The publication of the new work is being treated as a major literary occasion in Britain. A reading and Q. and A. at the Royal Festival Hall in London on Sept. 7 will be broadcast live in theaters in Britain and Europe.

In real life, le Carré is known as David Cornwell. He took his pen name to keep his day job—spying for Britain, which he did in the 1950s and early ‘60s—separate from his writing identity. Over a bottle of white wine and, among other things, smoked salmon served under a glass from which clouds of smoke actually billowed out, he and Macintyre needed little prompting to speak. They all but interviewed themselves.

The interview has been edited and condensed.

S.L. Let’s talk about the new book, David. It’s been a long time since you wrote about the Cold War. Why did you want to revisit it now?

J.L.C. Because it seems to me, as Smiley says at the end of the book, that what happened then turns out to have been futile. Spies did not win the Cold War. They made absolutely no difference in the long run.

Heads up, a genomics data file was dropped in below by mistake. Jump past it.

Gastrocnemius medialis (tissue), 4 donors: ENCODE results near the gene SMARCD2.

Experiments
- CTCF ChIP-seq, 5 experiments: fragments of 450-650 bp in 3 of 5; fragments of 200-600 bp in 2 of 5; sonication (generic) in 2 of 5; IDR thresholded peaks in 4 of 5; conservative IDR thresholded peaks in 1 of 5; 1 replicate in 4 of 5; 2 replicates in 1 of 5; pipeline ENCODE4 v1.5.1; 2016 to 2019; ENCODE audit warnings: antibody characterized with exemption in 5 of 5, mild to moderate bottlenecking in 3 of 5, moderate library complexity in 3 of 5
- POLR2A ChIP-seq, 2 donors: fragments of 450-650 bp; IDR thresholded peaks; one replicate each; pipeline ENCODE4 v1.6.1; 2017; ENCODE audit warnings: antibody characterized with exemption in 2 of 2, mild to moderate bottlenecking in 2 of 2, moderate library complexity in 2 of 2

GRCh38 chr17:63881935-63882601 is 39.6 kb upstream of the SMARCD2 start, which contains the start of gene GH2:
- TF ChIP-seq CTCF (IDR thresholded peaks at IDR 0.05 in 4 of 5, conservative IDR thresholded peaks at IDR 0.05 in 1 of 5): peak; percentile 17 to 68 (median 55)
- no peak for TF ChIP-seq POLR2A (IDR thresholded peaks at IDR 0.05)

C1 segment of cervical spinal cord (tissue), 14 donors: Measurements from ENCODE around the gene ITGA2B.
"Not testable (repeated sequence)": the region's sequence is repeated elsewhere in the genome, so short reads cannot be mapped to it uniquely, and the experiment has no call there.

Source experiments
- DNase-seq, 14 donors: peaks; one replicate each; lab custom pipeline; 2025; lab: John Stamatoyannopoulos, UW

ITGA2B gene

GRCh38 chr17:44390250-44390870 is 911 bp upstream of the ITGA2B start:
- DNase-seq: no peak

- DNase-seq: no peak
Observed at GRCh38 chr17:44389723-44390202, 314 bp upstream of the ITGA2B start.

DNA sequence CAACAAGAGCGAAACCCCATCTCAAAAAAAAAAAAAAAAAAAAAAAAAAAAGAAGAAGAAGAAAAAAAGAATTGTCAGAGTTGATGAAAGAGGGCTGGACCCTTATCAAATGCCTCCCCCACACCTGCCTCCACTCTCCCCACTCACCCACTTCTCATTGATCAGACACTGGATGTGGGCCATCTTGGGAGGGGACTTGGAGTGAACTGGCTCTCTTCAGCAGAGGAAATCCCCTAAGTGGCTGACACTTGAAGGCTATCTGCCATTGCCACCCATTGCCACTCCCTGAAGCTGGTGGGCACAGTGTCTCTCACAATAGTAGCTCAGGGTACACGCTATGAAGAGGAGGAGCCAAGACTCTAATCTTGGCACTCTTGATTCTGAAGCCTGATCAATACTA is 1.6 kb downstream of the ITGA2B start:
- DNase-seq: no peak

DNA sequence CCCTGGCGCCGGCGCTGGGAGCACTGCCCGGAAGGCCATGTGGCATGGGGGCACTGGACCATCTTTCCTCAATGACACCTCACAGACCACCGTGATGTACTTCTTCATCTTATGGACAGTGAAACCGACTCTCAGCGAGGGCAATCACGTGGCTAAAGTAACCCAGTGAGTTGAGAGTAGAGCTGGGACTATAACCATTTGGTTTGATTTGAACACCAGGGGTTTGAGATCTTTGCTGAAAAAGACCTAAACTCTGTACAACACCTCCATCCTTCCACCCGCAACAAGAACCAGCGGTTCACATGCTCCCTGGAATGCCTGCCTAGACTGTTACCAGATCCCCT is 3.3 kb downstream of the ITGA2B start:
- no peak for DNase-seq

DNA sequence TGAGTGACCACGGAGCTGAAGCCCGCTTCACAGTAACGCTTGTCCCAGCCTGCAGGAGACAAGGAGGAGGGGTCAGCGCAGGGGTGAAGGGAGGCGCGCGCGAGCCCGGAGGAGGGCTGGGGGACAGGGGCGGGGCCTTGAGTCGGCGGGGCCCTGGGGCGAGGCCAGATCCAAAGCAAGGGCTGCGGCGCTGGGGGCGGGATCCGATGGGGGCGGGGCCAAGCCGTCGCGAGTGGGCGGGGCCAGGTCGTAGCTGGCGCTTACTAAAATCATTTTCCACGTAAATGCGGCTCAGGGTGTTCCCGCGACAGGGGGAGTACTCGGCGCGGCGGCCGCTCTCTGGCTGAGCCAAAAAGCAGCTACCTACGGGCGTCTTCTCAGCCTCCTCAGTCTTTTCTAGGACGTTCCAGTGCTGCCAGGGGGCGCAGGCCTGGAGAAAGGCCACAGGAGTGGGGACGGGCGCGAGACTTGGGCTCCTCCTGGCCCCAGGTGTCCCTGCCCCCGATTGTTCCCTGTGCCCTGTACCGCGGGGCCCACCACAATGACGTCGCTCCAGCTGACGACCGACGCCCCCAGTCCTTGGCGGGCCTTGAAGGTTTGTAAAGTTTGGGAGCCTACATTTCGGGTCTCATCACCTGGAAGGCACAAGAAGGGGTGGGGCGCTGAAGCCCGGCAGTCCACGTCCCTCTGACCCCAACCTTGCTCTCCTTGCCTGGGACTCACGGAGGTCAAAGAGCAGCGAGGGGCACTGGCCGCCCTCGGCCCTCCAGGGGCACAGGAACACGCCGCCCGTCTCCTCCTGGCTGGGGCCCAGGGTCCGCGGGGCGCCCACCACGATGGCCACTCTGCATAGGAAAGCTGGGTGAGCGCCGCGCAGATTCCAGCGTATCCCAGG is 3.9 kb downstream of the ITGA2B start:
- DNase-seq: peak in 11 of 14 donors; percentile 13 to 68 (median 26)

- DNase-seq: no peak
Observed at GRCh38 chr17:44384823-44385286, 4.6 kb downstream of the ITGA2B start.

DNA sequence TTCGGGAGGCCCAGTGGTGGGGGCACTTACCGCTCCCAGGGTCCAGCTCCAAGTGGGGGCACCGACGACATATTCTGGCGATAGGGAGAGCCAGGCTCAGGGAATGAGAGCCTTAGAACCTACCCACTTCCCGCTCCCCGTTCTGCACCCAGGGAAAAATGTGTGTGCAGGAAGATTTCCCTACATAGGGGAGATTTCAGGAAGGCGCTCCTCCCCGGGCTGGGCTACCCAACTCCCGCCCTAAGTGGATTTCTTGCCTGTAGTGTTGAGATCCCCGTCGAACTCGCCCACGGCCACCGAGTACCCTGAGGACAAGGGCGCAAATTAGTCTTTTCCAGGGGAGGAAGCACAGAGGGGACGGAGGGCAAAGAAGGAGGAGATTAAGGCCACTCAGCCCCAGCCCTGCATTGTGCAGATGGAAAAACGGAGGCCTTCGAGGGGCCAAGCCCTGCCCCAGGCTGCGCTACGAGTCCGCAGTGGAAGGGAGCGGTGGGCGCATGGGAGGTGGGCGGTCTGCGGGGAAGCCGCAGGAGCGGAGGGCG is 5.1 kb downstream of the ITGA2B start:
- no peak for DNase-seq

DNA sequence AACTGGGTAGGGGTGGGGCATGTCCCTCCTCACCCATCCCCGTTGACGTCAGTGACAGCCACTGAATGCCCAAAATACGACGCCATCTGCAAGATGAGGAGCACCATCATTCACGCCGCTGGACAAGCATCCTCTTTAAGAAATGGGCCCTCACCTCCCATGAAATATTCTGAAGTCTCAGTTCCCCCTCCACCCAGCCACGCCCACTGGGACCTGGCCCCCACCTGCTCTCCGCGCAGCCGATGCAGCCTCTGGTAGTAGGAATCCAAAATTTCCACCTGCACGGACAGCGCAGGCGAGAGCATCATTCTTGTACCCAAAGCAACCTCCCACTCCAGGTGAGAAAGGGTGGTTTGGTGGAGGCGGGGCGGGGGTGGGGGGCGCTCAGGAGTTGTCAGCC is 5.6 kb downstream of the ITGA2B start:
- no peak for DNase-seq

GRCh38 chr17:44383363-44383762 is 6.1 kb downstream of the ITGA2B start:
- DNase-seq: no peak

I wanted to take the characters and apply the experience of my own life, and examine what happened to them from a human, humanitarian dimension. And then place the whole story in this vacuum in which we live at the moment, which is occupied by really threatening forces. What marks the Cold War period is that at least we had a defining mission. At the moment our mission is survival. The thing that joins the West is fear. And everything else is up for grabs.

S.L. Ben, you have said that David’s work had a big influence in your becoming interested in the world of espionage. Which of his novels did you read first?

B.M. Oh, I think it was The Spy Who Came In From the Cold. It had a profound impact on me. I always felt that the books were deeply based in experience. It’s no accident that some of our greatest writers have been spooks—Greene, Somerset Maugham, Ian Fleming, Priestley and you, David.